Pakistan introduced a new policy of registration of INGOs in October 2015. The role of intelligence agencies has been broadened and the process of registration has been made very complicated under the new policy. Earlier, the INGOs were mostly working through Memorandums of Understanding (MoUs) and acknowledgments of the country’s Economic Affairs Division (EAD). After the approval of new policy in the last quarter of 2015, registration of all the INGOs in Pakistan was cancelled with the direction to apply for fresh registration.

The Section 7.2 of the new “Policy for regulation of International Non-governmental Organizations (INGOs) in Pakistan” reads that “In case of grievance of any INGO against the orders of INGO Committee, the concerned INGO may file a representation (within 90 days from the date of orders of INGO Committee) before a Special Ministerial Committee to be constituted and notified by the Government. The said Committee would decide all representations within 90 days. The decision of this Committee would be final.”

The new policy sated that security clearance shall be obtained by Pakistan Missions abroad before issuing initial visa to the foreign nationals intending to work for INGOs. “Hiring of foreign nationals by the INGOs in their management and staff shall be subject to prior clearance of Ministry of Interior. Maximum duration of visas for non-Pakistani nationals working for the INGOs will be one year. And the INGO will have to employ foreign nationals against not more than 10 per cent of the total staff positions, and give preference to Pakistani nationals for key positions,” it elaborates. One of the rules also states, “there shall be no activity until respective provincial governments and concerned district authorities are informed regarding the NGOs’ programmes in their areas and their approval for carrying out permissible activities is obtained.”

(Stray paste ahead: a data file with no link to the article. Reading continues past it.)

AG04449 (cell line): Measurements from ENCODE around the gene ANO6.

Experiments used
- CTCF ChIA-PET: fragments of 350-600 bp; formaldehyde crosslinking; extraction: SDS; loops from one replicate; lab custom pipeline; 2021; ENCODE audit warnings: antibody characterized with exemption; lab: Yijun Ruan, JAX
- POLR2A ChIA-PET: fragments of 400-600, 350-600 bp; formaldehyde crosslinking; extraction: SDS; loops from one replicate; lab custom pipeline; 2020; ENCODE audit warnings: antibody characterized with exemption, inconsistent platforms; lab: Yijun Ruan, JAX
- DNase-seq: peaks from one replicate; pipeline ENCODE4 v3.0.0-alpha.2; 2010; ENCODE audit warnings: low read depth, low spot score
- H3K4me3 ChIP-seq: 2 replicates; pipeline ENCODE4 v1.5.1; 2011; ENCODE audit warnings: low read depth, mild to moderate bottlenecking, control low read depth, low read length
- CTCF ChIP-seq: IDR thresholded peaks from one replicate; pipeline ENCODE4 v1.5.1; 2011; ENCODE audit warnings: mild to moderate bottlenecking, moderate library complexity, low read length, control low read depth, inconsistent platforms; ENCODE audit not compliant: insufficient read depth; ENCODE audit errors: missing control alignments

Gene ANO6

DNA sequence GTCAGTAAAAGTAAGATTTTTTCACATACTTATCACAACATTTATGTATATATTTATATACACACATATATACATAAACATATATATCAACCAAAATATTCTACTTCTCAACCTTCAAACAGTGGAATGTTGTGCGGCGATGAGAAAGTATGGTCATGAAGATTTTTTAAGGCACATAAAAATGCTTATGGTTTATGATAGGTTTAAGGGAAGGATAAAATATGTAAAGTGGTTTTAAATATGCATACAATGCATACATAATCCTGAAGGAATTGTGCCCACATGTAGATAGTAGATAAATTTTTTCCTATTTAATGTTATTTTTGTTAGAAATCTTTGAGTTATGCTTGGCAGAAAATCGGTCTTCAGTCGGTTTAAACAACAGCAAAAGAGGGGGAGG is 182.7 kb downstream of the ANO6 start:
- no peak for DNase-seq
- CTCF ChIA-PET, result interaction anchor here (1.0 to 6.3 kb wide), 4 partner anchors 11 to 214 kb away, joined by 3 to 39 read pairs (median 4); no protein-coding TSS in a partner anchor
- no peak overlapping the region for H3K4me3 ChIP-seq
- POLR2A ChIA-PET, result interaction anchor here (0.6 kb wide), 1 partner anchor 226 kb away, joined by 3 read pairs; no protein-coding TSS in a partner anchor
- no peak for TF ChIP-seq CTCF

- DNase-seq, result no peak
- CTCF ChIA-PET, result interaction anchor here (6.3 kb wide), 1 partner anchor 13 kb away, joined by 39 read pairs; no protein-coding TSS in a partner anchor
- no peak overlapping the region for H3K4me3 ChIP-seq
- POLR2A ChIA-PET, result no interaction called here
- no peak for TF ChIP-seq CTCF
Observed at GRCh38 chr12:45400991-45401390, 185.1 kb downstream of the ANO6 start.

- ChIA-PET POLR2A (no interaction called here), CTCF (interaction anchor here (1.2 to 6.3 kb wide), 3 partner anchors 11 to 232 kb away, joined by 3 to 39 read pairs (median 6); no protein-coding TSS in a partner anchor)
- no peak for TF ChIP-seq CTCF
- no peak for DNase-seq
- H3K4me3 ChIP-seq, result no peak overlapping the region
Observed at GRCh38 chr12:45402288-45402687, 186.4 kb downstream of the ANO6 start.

The Interior Ministry declined to comment on the subject despite repeated effort. Its website also does not show any list of disapproved INGOs. However, it shows the draft of new policy, number of applicant INGOs under new policy, cases under consideration and cases approved.  According to the till-now updated figures, Interior Ministry has received 139 applications of INGOs to get registered under new policy. Out of them, 71 are still under process (despite a lapse of almost three years now). A number of 66 have been approved and 63 have signed a proper Memorandum of Understanding with the Ministry.

“This situation leads to the perception that the security establishment has taken upon itself to accept or reject foreign NGOs for operations inside Pakistan. This development reflects the establishment’s paranoia with the human rights-based civil society interventions in health, education and skills development,” Imtiaz Gul, a prominent strategic analyst and a writer said. He believes any closure or suspension directly impacts livelihoods of people associated with the INGOs and it will be unjustified to punish workers and deprive youth of capacity building opportunities in the name of national security.

A number of foreign missions in Pakistan have already expressed concern on the current registration process for INGOs. They, recently, wrote to Interior Minister that the process is having negative impact on delivery of service.

The letter further read: “We remain fully supportive of a clear and transparent registration process. However, we are concerned that the registration process is having a negative impact on delivery of humanitarian and development assistance. All the INGOs, which we have engaged with over the past months also support the concept of registration but are keen that the process be brought to close.”